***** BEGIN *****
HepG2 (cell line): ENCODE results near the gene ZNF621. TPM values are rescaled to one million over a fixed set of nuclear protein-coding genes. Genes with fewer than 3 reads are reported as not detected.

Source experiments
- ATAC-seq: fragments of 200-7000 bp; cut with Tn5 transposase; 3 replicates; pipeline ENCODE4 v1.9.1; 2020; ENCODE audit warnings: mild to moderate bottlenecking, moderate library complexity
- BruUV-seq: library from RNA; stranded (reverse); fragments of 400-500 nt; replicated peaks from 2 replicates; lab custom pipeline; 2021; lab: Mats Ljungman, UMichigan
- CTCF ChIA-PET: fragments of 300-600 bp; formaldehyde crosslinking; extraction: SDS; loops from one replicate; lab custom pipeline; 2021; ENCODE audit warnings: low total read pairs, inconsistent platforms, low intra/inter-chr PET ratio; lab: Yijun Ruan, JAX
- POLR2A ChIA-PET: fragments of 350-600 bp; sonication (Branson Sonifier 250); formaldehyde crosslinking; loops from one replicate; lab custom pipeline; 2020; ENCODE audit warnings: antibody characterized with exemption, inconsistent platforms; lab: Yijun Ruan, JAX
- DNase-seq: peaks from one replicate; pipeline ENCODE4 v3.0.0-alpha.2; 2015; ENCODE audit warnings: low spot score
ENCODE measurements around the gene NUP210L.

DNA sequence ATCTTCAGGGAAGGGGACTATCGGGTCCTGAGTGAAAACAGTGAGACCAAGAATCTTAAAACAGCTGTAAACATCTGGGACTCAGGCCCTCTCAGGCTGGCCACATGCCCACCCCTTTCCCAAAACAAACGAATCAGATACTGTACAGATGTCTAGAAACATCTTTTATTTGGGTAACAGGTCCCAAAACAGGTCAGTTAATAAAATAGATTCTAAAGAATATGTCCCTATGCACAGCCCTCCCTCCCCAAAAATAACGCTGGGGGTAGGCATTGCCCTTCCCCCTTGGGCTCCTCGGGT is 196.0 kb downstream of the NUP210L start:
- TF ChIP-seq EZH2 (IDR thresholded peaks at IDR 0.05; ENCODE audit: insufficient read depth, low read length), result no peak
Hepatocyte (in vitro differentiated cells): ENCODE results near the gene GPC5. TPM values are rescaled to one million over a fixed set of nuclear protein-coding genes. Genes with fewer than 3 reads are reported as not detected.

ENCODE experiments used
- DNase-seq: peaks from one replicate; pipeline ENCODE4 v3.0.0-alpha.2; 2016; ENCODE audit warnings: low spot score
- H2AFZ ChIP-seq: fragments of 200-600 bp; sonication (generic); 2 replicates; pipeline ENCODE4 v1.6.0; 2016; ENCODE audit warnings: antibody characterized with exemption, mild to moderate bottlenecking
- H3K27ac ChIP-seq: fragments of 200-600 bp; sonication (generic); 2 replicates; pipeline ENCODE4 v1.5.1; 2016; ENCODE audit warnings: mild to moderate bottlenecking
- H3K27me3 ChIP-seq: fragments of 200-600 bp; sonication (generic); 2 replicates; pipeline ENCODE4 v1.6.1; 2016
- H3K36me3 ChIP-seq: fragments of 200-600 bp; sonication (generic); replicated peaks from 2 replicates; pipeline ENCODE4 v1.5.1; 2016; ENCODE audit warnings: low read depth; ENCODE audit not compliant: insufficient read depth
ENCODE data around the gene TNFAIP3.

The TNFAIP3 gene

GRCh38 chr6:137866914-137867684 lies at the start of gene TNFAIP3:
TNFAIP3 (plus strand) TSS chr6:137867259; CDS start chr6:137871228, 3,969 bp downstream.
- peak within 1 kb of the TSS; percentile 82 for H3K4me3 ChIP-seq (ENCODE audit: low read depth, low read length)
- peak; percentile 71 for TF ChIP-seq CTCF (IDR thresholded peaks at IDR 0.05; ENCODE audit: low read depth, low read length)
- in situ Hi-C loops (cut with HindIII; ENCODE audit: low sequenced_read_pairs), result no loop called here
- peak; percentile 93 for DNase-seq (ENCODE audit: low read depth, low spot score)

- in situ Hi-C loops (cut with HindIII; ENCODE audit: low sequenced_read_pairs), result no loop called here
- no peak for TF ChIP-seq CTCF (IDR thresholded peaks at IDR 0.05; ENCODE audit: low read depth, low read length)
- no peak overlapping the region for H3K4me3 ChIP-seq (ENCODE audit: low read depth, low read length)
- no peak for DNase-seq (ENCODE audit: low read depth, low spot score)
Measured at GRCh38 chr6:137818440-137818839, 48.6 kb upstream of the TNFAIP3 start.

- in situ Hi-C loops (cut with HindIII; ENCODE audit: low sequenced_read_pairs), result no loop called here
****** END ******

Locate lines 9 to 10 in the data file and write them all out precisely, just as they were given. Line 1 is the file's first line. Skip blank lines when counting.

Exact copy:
DNA sequence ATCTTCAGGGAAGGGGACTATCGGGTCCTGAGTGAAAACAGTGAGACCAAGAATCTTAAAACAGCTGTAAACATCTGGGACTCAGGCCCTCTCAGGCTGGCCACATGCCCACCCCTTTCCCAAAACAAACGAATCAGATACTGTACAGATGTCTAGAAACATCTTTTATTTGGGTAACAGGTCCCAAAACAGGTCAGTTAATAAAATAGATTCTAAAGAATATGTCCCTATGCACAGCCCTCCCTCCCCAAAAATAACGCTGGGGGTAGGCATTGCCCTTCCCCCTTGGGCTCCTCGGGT is 196.0 kb downstream of the NUP210L start:
- TF ChIP-seq EZH2 (IDR thresholded peaks at IDR 0.05; ENCODE audit: insufficient read depth, low read length), result no peak